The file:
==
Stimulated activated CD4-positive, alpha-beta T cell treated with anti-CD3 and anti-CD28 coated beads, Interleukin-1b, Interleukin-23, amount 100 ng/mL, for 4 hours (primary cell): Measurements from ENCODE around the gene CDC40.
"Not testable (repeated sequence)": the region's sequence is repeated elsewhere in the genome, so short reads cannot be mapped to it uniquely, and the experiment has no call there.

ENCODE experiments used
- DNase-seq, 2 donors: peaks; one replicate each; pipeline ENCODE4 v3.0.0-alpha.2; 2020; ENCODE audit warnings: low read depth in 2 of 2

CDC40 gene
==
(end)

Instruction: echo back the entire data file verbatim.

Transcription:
Stimulated activated CD4-positive, alpha-beta T cell treated with anti-CD3 and anti-CD28 coated beads, Interleukin-1b, Interleukin-23, amount 100 ng/mL, for 4 hours (primary cell): Measurements from ENCODE around the gene CDC40.
"Not testable (repeated sequence)": the region's sequence is repeated elsewhere in the genome, so short reads cannot be mapped to it uniquely, and the experiment has no call there.

ENCODE experiments used
- DNase-seq, 2 donors: peaks; one replicate each; pipeline ENCODE4 v3.0.0-alpha.2; 2020; ENCODE audit warnings: low read depth in 2 of 2

CDC40 gene